This transition is a natural progression in an economic cycle and suggests that despite grim prognostications Americans may not have to adjust to a “new normal” after all.  The bottom of a recession is always marked by extreme despair, and from that point investors must slowly climb a proverbial wall of worry until sentiment flips from pessimism to optimism.  In 2008 it appeared that the US economy could be entering an extended depression.  Since then the economy has healed precisely as cyclical theory predicts it should.  The average economic expansion since World War II lasts 60 months and March was the 33rd month of this one, so we are roughly in the middle of a typical cycle—the perfect time for greed to overtake fear.
We began the year worried about a European collapse and Chinese slowdown, but as the quarter ended, these worries no longer held much sway over US markets.  Even when a negative headline would cross the tape, the markets largely ignored it.  Focus was on a resurgent United States, an economy described as “robust” several times in the most recent ISM survey.  The quarter was so good that there was only one day that the S&P 500 lost 1% or more.  Last year there were 48 such days, and on average since 1957 a 1% decline happens 26 times per year (6 times per quarter).

While I’m not surprised that sentiment improved last quarter, I am extremely surprised by how fast it happened.  Even with an optimistic view, my expectation to start the year was that the S&P 500 might reach 1450 by year-end.  This would represent a 16% gain, which I thought would make stocks slightly overvalued, consistent with this part of the cycle.  At 1420, the S&P 500 is already within 30 points of that level though, which means that either my price target was wrong or the market isn’t going to rise much more between now and the end of the year.  I don’t have any problem if my forecast was wrong (in fact I expect it to be) but while the data has confirmed my initial optimism, it hasn’t exactly exceeded it.  So far I haven’t seen anything that suggests my target needs to be revised higher, which is why I continue to expect a pullback.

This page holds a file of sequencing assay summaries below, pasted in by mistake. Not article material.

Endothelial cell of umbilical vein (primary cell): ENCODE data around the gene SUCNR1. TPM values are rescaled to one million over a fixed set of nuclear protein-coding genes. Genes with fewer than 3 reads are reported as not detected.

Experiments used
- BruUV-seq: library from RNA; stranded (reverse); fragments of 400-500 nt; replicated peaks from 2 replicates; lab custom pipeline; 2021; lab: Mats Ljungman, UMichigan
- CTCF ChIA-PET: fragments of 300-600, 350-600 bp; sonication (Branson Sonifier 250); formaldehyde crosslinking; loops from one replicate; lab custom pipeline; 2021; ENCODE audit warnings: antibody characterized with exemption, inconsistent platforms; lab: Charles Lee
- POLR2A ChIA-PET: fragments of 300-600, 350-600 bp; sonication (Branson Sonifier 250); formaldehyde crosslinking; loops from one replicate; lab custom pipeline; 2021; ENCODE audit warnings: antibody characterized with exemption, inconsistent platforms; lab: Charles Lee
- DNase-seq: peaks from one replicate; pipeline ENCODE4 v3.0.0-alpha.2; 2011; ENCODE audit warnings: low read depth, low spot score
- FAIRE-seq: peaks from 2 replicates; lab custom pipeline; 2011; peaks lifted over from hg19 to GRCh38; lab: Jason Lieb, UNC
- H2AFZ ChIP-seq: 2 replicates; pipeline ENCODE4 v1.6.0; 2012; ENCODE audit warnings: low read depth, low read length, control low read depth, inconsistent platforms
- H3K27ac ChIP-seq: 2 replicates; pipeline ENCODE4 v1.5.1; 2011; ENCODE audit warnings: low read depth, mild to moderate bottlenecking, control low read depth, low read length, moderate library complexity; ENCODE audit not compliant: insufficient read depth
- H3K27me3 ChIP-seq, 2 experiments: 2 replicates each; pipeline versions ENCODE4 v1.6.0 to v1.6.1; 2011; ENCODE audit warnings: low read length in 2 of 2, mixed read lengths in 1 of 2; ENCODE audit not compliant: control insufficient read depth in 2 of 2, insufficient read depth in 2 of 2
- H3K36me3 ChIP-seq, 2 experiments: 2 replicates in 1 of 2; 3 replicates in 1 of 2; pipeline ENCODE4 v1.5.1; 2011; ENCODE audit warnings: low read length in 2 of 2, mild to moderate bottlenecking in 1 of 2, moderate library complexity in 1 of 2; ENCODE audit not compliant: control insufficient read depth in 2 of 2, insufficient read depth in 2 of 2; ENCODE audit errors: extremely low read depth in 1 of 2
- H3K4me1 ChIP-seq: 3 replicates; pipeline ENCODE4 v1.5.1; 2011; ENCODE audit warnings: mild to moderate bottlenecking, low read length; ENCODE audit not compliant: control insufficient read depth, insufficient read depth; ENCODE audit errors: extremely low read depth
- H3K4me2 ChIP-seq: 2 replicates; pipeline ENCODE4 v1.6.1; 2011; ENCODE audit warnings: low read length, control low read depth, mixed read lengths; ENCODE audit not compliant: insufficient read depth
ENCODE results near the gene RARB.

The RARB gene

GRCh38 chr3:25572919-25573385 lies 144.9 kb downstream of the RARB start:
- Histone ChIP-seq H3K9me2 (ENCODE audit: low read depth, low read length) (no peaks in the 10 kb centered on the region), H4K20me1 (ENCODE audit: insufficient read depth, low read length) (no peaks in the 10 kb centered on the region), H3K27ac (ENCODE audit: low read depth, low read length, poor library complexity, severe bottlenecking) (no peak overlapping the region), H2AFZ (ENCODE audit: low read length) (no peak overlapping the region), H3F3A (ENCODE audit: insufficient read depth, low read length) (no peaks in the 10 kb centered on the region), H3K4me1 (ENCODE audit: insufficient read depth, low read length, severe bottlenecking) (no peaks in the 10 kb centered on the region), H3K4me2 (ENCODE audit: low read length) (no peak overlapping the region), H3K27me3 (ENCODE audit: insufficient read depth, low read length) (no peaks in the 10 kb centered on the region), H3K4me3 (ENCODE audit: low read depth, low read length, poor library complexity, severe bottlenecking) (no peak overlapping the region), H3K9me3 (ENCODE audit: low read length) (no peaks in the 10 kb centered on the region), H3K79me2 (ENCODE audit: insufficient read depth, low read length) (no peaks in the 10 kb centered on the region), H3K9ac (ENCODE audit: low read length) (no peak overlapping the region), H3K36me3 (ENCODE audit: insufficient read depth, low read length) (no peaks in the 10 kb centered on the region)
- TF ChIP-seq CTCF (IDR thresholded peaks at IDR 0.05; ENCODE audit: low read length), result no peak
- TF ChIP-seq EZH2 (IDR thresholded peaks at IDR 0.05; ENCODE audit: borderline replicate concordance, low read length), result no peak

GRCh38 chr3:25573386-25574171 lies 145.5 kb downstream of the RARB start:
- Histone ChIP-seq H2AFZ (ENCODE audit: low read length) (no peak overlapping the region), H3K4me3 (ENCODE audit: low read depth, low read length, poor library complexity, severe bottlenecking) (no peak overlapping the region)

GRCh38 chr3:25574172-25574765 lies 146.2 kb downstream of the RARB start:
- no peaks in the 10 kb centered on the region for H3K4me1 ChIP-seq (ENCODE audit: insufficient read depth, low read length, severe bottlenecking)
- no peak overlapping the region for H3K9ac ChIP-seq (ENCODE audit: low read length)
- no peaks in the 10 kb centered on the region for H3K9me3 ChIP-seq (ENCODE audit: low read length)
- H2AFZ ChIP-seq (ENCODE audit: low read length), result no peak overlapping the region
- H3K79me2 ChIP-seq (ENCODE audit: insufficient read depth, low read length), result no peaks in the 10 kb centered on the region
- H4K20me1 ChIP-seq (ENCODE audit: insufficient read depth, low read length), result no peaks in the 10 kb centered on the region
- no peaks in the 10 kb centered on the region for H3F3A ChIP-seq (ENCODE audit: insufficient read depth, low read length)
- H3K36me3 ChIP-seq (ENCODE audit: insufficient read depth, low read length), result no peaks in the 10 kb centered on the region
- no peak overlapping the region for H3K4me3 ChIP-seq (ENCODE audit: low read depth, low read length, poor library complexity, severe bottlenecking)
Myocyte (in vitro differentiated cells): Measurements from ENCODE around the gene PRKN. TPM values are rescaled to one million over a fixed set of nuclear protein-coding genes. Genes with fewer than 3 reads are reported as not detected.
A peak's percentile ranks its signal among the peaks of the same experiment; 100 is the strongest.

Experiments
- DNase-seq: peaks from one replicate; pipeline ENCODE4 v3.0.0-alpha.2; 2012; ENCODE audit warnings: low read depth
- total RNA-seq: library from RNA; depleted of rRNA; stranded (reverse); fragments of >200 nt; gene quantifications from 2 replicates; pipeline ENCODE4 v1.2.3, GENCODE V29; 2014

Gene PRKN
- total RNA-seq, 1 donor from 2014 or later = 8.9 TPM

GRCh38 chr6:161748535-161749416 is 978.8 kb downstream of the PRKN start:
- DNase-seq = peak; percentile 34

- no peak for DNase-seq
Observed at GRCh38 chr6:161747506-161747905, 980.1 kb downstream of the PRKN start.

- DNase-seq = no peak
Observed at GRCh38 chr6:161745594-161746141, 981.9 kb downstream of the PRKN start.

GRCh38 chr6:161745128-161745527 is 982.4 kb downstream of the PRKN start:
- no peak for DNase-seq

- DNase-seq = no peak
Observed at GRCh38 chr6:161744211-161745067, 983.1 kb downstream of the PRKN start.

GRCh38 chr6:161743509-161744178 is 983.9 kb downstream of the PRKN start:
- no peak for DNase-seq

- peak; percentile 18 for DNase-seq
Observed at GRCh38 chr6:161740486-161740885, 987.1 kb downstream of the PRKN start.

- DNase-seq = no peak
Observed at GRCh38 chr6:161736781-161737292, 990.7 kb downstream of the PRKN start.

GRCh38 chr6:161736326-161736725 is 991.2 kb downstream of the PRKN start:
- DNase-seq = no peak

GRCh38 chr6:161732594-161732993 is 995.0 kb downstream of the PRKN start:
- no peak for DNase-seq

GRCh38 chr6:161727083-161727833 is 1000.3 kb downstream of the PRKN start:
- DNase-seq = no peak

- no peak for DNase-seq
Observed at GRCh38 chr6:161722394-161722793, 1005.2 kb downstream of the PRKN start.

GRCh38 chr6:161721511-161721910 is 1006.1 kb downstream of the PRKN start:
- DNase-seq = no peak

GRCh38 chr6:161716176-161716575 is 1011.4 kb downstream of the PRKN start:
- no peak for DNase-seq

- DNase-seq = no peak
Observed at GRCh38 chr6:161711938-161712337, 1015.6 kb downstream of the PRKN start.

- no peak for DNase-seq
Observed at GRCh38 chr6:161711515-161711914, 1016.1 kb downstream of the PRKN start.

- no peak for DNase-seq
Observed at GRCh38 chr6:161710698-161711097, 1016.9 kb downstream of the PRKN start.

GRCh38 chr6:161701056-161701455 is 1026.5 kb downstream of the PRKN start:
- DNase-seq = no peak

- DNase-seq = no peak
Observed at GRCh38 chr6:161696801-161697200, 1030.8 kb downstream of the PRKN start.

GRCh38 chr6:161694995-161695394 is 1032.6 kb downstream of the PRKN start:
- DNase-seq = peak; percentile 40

I’m constantly on the lookout for reasons why my target might need to be revised though.  April will be an important month to assess the need for revision, as companies will start to report earnings for the first quarter.  If it appears that earnings are on pace to grow faster than expected then it’s possible that the first quarter was just the start of something much bigger for the market.  Conversely, if 1450 is the right target then the market will have to effectively move sideways between now and the end of the year.  With 9 months left in 2012, that’s a long time to go without some sort of hiccup.  As summer approaches seasonality will begin to be a headwind for the market just as expectations may be reaching a near term high.
Scott Krisiloff, CFA
Opinions voiced in the letter should not be viewed as a recommendation of any specific investment.  Past performance is not a guarantee or reliable indicator of future results.  Investing is subject to risk including loss of principal.  Investors should consider the suitability of any investment strategy within the context of their personal portfolio.  For more information on Avondale Asset Management, readers may be directed here.

Thursday, April 5, 2012

Inflation Since 1930

Paired with the previous post about Dow Jones returns since 1930, here is a list of consumer goods prices by decade.  The data was found at

Annualized rate of change for each of these items since 1930-2008 (from the data):

*Home price through 2008 incorporates the bubble.

Sadly, wages have lagged every category in this data except for gas (using a 2009 price).  If you use 2012 prices, with gas at $3.92, wage increases have likely lagged all 5 categories.

Dow Jones Return Since 1930

In the near term, it's clear how buying at a market high or low can affect returns.  If you had bought the S&P 500 in October of 2007 you'd be down 10%, but if you bought in March of 2009 you'd be up over 100%.  People tend to think that over long periods of time the difference will even out.  Below is a chart of the Dow going back 100 years showing the difference between buying at the peak in 1929 and the trough in 1932.  Over the course of 80 years the difference is about 300bps annualized.  This is the difference of multiplying your money 33x and 321x.

AAPL Share Price Passes GOOG